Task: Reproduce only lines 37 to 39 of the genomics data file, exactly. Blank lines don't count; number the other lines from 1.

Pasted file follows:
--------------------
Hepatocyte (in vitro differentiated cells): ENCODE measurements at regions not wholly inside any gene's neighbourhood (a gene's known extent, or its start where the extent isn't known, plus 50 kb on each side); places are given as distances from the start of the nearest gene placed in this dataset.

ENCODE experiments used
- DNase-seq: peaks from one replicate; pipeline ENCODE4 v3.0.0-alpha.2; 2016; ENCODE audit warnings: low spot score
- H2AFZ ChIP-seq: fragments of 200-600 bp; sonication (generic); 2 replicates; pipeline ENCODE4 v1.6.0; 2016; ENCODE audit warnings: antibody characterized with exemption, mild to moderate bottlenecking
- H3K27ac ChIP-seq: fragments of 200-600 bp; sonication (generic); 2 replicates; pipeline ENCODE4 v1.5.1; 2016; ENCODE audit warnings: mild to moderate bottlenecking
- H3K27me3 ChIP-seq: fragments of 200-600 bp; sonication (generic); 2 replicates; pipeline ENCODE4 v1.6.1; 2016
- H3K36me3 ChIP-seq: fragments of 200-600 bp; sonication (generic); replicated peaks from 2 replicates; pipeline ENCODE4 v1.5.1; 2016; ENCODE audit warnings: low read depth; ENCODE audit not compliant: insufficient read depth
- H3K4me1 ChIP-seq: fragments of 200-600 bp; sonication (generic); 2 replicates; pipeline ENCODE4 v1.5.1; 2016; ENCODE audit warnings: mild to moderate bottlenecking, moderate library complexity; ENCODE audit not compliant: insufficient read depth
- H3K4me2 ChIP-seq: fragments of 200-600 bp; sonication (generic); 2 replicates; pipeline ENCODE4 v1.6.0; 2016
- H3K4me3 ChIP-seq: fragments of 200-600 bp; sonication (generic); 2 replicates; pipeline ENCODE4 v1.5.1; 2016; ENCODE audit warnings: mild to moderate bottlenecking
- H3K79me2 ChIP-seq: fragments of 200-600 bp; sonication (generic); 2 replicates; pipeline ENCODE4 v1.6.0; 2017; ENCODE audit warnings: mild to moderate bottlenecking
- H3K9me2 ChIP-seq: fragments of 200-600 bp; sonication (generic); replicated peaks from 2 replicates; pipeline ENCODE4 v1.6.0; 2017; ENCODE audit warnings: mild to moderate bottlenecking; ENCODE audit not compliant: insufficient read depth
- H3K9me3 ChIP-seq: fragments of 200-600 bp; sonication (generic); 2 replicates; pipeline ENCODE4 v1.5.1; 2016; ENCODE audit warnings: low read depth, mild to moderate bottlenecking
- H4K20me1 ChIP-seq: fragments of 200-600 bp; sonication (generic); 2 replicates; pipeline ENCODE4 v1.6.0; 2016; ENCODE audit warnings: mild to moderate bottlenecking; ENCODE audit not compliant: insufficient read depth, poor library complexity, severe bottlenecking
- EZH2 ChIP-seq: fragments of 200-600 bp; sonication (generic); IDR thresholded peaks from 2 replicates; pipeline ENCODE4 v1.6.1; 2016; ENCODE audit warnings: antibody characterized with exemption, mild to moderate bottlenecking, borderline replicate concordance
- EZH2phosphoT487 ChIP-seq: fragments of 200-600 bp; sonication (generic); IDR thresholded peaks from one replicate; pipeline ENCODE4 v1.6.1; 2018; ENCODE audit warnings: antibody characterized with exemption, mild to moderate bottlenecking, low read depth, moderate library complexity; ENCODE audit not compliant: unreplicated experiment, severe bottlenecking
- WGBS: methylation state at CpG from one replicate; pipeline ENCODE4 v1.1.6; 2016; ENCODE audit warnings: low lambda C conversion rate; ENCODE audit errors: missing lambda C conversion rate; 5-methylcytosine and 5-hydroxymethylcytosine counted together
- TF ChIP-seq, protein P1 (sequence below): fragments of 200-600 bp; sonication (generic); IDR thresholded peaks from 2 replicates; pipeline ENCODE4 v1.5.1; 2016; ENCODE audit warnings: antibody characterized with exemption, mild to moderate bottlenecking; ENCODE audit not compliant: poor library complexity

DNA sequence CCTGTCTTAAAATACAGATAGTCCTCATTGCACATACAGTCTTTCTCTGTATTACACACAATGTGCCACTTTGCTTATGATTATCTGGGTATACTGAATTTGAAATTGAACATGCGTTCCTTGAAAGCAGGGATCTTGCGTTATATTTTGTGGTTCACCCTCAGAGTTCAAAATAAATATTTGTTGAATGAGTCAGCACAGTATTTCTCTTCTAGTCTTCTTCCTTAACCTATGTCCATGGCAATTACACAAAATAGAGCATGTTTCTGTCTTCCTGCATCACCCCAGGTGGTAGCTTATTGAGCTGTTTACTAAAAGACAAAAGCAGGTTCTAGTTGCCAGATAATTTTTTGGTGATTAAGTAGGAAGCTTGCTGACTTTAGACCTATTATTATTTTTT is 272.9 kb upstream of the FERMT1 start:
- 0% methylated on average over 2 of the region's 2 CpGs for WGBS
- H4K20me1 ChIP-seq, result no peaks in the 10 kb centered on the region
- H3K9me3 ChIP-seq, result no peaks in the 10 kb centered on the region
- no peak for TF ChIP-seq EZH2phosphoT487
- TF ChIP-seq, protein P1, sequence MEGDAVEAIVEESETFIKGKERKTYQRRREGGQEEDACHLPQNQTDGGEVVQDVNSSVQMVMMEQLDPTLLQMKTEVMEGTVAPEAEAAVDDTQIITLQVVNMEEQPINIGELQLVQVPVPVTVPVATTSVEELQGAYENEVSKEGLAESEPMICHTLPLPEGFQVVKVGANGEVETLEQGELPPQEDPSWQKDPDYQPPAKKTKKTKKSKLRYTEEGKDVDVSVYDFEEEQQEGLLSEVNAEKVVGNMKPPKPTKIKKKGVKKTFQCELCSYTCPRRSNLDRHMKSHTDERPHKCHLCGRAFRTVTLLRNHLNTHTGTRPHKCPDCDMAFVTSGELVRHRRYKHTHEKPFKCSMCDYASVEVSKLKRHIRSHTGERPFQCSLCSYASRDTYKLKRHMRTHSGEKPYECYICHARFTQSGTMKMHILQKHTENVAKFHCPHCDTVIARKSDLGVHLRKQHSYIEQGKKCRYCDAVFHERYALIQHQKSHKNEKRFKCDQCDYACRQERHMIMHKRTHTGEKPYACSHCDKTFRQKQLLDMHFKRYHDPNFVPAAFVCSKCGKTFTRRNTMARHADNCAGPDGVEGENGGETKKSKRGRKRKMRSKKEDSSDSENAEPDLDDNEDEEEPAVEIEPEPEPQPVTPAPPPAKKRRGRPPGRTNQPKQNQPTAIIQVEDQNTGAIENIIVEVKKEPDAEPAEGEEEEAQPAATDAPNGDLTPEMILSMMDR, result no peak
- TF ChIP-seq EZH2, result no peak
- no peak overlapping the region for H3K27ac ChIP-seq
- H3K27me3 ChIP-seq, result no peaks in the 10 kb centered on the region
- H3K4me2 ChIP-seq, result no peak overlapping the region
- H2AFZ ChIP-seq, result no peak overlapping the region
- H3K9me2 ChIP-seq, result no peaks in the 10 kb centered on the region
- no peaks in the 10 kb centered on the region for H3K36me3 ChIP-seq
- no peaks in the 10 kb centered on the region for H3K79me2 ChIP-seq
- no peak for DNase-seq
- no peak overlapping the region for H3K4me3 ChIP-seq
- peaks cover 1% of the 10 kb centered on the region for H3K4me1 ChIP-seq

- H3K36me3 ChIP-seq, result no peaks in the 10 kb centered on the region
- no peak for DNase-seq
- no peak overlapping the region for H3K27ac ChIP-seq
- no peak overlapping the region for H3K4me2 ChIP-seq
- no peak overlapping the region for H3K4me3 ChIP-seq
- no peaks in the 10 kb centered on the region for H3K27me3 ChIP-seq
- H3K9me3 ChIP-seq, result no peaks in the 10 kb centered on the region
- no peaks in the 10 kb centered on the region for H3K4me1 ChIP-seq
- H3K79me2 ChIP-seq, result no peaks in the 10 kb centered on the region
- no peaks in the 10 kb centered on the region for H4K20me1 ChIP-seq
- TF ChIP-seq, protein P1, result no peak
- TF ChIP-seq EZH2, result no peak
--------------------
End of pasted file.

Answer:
- no peak for DNase-seq
- no peak overlapping the region for H3K27ac ChIP-seq
- no peak overlapping the region for H3K4me2 ChIP-seq